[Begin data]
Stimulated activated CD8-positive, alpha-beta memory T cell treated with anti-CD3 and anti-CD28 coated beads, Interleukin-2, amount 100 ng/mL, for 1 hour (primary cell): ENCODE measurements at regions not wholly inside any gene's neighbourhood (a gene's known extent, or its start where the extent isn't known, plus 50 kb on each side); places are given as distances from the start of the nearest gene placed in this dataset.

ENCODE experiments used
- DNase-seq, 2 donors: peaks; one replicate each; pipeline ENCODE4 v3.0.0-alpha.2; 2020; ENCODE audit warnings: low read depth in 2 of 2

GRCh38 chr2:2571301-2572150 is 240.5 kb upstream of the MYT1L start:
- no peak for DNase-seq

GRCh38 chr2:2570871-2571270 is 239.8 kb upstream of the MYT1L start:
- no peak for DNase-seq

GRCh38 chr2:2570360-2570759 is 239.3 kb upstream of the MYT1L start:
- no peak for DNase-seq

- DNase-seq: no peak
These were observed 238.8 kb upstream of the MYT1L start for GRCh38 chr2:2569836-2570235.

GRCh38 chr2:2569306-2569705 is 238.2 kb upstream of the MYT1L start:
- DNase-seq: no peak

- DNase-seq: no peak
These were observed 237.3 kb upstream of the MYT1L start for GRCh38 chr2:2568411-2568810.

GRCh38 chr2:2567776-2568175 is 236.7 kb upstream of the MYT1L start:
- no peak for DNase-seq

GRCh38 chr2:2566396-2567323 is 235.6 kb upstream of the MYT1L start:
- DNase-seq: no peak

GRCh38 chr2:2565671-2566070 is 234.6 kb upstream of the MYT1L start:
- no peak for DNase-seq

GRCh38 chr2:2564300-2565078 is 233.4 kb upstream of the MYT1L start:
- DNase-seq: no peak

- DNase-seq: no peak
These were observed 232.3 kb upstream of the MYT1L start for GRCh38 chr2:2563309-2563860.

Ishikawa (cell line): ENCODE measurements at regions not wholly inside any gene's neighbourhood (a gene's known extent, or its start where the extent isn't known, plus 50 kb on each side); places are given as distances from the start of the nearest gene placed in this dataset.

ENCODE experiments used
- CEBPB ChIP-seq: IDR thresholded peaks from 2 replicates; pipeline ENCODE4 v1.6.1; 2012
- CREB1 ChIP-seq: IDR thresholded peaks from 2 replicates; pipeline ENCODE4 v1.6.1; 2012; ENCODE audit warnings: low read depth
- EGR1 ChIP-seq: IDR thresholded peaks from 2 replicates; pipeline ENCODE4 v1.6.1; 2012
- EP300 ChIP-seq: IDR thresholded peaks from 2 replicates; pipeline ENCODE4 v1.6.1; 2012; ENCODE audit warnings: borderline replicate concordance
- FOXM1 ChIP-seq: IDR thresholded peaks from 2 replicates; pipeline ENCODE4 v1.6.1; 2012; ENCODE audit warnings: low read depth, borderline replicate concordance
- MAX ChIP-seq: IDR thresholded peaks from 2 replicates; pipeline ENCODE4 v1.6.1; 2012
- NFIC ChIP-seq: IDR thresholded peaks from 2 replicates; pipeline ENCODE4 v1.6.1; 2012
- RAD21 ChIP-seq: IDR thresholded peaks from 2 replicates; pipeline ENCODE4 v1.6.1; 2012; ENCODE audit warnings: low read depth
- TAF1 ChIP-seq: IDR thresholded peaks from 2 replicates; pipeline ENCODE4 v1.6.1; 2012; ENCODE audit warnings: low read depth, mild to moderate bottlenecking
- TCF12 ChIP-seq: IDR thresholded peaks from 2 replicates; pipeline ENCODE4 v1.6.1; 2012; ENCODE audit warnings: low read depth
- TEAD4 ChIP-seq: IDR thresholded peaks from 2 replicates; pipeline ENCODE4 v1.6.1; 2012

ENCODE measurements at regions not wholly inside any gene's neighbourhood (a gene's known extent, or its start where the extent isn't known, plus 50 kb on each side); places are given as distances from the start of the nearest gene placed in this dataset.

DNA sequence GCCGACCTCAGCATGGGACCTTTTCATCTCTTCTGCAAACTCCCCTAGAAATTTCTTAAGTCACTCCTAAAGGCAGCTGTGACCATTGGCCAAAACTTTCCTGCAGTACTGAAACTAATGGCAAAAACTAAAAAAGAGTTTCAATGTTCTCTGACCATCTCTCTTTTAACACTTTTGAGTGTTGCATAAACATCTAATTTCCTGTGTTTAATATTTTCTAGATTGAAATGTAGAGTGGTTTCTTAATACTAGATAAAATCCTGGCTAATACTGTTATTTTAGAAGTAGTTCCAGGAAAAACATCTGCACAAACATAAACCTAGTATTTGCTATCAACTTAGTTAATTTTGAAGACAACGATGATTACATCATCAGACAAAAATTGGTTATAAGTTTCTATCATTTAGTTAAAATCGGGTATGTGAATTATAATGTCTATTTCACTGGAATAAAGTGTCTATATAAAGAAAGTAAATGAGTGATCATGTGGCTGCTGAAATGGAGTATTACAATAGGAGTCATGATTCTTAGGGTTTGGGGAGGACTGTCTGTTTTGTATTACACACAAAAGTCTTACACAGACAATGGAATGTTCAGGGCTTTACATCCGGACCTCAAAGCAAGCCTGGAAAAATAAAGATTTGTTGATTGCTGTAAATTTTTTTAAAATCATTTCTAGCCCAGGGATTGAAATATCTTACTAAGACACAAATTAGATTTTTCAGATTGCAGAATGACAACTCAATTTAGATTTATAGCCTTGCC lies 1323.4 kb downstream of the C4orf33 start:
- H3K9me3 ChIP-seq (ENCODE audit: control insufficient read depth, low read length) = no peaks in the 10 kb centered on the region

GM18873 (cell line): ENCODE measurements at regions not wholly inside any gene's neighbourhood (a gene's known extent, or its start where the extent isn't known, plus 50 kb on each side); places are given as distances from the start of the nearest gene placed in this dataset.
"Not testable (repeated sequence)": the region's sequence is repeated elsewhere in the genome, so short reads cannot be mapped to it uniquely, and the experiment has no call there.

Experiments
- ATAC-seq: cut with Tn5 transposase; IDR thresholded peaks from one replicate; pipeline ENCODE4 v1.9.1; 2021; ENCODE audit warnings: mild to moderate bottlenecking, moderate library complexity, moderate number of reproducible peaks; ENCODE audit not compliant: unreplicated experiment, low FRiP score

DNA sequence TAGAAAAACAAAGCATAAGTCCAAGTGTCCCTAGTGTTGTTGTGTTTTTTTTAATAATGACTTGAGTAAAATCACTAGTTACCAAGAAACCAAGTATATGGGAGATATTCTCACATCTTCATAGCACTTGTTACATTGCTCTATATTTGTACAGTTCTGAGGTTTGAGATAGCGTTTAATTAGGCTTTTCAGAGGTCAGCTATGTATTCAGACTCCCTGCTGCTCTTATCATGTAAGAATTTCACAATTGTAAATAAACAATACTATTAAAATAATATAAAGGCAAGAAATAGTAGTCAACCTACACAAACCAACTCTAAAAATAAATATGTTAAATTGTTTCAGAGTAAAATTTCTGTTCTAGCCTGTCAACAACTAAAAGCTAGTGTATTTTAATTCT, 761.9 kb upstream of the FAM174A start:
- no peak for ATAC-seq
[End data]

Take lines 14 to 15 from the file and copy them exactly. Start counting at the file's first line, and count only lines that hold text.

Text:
- DNase-seq: no peak
These were observed 237.3 kb upstream of the MYT1L start for GRCh38 chr2:2568411-2568810.